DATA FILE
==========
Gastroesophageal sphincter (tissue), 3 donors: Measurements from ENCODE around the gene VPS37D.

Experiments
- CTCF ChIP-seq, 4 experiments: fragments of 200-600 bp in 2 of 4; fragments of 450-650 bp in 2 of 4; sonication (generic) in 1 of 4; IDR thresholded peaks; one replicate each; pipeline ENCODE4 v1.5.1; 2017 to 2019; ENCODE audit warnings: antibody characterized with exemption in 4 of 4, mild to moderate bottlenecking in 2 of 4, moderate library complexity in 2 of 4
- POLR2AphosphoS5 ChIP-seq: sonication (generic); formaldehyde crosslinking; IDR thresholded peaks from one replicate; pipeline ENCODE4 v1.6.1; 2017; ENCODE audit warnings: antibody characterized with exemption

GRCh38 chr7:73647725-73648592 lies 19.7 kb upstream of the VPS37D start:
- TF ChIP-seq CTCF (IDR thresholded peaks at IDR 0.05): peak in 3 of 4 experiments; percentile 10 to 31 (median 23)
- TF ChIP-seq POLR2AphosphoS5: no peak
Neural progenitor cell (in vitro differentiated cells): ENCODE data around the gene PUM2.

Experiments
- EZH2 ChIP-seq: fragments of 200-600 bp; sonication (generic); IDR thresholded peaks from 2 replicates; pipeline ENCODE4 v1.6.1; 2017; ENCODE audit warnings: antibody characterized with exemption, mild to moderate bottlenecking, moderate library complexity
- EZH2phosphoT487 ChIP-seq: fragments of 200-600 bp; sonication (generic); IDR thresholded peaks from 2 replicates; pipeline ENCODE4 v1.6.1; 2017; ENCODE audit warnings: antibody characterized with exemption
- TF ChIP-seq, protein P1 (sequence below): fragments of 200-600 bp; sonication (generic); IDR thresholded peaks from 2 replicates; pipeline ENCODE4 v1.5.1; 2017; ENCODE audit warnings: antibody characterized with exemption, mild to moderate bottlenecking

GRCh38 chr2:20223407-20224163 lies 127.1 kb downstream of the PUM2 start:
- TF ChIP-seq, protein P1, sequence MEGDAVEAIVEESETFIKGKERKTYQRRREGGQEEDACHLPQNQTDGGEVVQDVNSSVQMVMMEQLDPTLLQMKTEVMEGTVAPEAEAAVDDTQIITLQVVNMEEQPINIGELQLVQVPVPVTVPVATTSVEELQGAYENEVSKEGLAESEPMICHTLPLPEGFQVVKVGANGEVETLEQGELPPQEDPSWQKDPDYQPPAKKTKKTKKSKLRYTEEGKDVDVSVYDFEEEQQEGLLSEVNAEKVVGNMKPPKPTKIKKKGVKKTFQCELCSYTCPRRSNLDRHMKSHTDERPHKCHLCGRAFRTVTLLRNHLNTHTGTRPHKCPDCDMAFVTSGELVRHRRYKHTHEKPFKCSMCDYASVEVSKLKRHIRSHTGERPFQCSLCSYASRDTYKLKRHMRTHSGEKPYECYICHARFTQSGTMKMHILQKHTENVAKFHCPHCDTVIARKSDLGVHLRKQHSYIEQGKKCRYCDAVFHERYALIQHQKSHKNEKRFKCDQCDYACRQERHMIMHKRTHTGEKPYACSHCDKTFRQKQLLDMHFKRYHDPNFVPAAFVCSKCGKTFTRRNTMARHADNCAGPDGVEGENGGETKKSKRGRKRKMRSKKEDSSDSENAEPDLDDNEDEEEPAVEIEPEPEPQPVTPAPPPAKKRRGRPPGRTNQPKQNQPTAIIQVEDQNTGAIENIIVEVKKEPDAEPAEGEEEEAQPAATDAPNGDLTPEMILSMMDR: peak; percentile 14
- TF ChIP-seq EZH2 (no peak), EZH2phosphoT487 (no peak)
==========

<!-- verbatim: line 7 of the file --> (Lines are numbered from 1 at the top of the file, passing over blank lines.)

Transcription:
- TF ChIP-seq POLR2AphosphoS5: no peak